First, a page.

Monitoring Major Illness in Health Care Workers and Hospital Staff

Clinical Infectious Diseases
Volume 53 Issue 3 August 1, 2011

Brief Reports
Wing-Hong Seto, Benjamin J. Cowling, Hung-Suet Lam, Patricia T. Y. Ching, Mei-Lam To, and Didier Pittet
Clinical and Nonclinical Health Care Workers Faced a Similar Risk of Acquiring 2009 Pandemic H1N1 Infection
Clin Infect Dis. (2011) 53(3): 280-283 doi:10.1093/cid/cir375

(See the editorial commentary by Drumright and Holmes, on pages 284–286.)

Reporting of confirmed pandemic influenza A virus (pH1N1) 2009 infection was mandatory among health care workers in Hong Kong. Among 1158 confirmed infections, there was no significant difference in incidence among clinical versus nonclinical staff (relative risk, 0.98; 95% confidence interval, 0.78–1.20). Reported community exposure to pH1N1 was common and was similar in both groups.

Lydia N. Drumright and Alison H. Holmes
Editorial Commentary: Monitoring Major Illness in Health Care Workers and Hospital Staff
Clin Infect Dis. (2011) 53(3): 284-286 doi:10.1093/cid/cir384

During the past 3 decades, our understanding of both the biology and epidemiology of infectious diseases has vastly improved because of methodological and technological developments. However, researchers have yet to take full advantage of the tools available to them, particularly in health care settings. Most studies of nosocomial influenza and other infections focus primarily on patients, but health care workers (HCWs) [ 1– 3] and hospitals [ 4] are likely to be central to disease transmission, prevention, and risk. Unfortunately, most studies of disease transmission within hospitals treat HCWs as “fixtures” rather than dynamic members of a disease transmission network, and there has been inadequate investment in the study of disease transmission among HCWs. This is a missed opportunity to develop a critical understanding of disease epidemiology, thereby increasing patient safety and supporting and protecting HCWs as one of society’s most important and valued resources.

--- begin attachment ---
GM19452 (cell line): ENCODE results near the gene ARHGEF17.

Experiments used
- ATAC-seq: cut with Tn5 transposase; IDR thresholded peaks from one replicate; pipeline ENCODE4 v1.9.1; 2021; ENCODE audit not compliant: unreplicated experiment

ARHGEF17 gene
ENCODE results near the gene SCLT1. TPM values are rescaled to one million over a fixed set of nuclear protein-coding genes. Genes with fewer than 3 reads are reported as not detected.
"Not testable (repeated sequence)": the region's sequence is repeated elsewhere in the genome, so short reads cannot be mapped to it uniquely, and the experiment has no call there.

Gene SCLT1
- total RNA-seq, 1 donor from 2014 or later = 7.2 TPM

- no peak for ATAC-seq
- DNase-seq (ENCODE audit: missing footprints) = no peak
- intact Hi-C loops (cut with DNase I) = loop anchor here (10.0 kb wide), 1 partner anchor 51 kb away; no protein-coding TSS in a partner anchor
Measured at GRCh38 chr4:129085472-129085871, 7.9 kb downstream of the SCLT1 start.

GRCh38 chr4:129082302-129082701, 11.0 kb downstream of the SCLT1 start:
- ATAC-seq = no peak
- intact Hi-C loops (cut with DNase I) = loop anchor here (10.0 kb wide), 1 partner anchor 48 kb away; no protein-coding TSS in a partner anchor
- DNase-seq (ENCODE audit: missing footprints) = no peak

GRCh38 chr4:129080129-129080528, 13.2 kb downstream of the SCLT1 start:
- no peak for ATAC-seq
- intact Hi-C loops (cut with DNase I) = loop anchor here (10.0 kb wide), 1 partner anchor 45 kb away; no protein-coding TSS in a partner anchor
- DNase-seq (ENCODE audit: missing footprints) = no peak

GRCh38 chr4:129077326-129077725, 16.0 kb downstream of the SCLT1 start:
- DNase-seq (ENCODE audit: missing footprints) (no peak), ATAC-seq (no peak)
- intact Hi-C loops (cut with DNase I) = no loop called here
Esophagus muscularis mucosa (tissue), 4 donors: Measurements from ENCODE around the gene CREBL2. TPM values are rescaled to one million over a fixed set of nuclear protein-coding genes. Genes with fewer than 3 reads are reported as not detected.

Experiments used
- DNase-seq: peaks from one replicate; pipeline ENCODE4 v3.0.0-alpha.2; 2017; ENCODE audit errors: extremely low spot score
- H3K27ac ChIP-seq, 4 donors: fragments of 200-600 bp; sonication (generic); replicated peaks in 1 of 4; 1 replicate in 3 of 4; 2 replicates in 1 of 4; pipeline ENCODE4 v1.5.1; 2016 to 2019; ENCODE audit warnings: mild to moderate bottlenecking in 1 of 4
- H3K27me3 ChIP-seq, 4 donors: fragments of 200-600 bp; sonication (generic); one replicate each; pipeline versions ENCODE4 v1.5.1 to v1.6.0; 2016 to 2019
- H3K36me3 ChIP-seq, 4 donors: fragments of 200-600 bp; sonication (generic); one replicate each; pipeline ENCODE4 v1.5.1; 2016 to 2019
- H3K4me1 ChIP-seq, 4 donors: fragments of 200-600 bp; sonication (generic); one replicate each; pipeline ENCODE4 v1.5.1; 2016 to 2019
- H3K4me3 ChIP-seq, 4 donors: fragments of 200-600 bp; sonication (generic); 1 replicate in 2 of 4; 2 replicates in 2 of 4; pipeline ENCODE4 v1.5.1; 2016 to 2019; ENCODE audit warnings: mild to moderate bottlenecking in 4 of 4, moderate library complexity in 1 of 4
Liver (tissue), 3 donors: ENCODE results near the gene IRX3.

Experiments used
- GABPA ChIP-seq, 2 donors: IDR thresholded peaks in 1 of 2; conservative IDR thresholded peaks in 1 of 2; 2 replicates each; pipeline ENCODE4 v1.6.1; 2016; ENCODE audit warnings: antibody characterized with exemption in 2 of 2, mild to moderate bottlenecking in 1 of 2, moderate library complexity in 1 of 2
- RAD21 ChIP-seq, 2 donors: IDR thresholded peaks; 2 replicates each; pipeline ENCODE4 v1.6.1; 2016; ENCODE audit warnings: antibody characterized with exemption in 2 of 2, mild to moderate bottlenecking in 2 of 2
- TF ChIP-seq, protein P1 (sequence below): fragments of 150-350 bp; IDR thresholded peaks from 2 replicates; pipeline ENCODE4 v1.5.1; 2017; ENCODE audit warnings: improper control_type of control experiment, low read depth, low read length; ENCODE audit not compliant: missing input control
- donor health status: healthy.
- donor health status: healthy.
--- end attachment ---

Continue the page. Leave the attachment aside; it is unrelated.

The study in this month’s Clinical Infectious Diseases by Seto and colleagues highlights the importance of detailed surveillance and research of infectious diseases among HCWs in understanding the roles of HCWs and patients in nosocomial transmission. It demonstrates the value of an organizational ability to adopt and integrate innovative methods into hospital procedures, and also some missed opportunities to gain a more complete understand the observations.


An area in need of urgent attention is surveillance of infectious diseases among HCWs, which was magnified by the severe acute respiratory syndrome epidemic [ 5]. Although the dearth of surveillance in this population persists, recognition of the utility and value of collecting such data is beginning to emerge. Seto et al report on an impressive system of monitoring and surveillance of all hospital and clinic staff in 38 hospitals and 74 outpatient …